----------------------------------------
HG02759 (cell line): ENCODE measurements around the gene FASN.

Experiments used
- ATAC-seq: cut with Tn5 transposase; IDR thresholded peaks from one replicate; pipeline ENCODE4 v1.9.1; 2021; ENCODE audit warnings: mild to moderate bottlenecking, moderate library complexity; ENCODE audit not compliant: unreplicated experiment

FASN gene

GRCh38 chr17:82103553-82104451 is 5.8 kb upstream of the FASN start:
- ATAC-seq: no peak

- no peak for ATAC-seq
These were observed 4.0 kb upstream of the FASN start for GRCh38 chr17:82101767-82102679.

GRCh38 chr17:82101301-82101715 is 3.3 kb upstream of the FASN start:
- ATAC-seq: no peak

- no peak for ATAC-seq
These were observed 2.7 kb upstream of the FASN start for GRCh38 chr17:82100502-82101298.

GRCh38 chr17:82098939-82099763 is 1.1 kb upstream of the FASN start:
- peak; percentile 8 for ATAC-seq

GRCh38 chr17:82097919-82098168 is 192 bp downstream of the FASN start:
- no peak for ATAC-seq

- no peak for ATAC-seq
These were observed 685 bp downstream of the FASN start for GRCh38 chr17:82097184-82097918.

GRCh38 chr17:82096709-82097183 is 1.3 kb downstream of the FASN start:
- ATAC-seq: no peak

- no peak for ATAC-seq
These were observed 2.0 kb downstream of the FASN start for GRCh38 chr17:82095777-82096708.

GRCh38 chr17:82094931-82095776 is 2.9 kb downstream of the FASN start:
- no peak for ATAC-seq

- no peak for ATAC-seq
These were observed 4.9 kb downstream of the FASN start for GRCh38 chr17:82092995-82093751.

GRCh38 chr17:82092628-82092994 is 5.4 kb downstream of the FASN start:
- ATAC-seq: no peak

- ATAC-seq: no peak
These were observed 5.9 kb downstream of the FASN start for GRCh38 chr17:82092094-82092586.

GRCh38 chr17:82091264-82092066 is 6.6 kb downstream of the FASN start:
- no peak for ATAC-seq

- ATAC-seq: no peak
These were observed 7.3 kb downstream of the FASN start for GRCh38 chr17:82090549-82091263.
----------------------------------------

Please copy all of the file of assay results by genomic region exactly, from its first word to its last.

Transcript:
HG02759 (cell line): ENCODE measurements around the gene FASN.

Experiments used
- ATAC-seq: cut with Tn5 transposase; IDR thresholded peaks from one replicate; pipeline ENCODE4 v1.9.1; 2021; ENCODE audit warnings: mild to moderate bottlenecking, moderate library complexity; ENCODE audit not compliant: unreplicated experiment

FASN gene

GRCh38 chr17:82103553-82104451 is 5.8 kb upstream of the FASN start:
- ATAC-seq: no peak

- no peak for ATAC-seq
These were observed 4.0 kb upstream of the FASN start for GRCh38 chr17:82101767-82102679.

GRCh38 chr17:82101301-82101715 is 3.3 kb upstream of the FASN start:
- ATAC-seq: no peak

- no peak for ATAC-seq
These were observed 2.7 kb upstream of the FASN start for GRCh38 chr17:82100502-82101298.

GRCh38 chr17:82098939-82099763 is 1.1 kb upstream of the FASN start:
- peak; percentile 8 for ATAC-seq

GRCh38 chr17:82097919-82098168 is 192 bp downstream of the FASN start:
- no peak for ATAC-seq

- no peak for ATAC-seq
These were observed 685 bp downstream of the FASN start for GRCh38 chr17:82097184-82097918.

GRCh38 chr17:82096709-82097183 is 1.3 kb downstream of the FASN start:
- ATAC-seq: no peak

- no peak for ATAC-seq
These were observed 2.0 kb downstream of the FASN start for GRCh38 chr17:82095777-82096708.

GRCh38 chr17:82094931-82095776 is 2.9 kb downstream of the FASN start:
- no peak for ATAC-seq

- no peak for ATAC-seq
These were observed 4.9 kb downstream of the FASN start for GRCh38 chr17:82092995-82093751.

GRCh38 chr17:82092628-82092994 is 5.4 kb downstream of the FASN start:
- ATAC-seq: no peak

- ATAC-seq: no peak
These were observed 5.9 kb downstream of the FASN start for GRCh38 chr17:82092094-82092586.

GRCh38 chr17:82091264-82092066 is 6.6 kb downstream of the FASN start:
- no peak for ATAC-seq

- ATAC-seq: no peak
These were observed 7.3 kb downstream of the FASN start for GRCh38 chr17:82090549-82091263.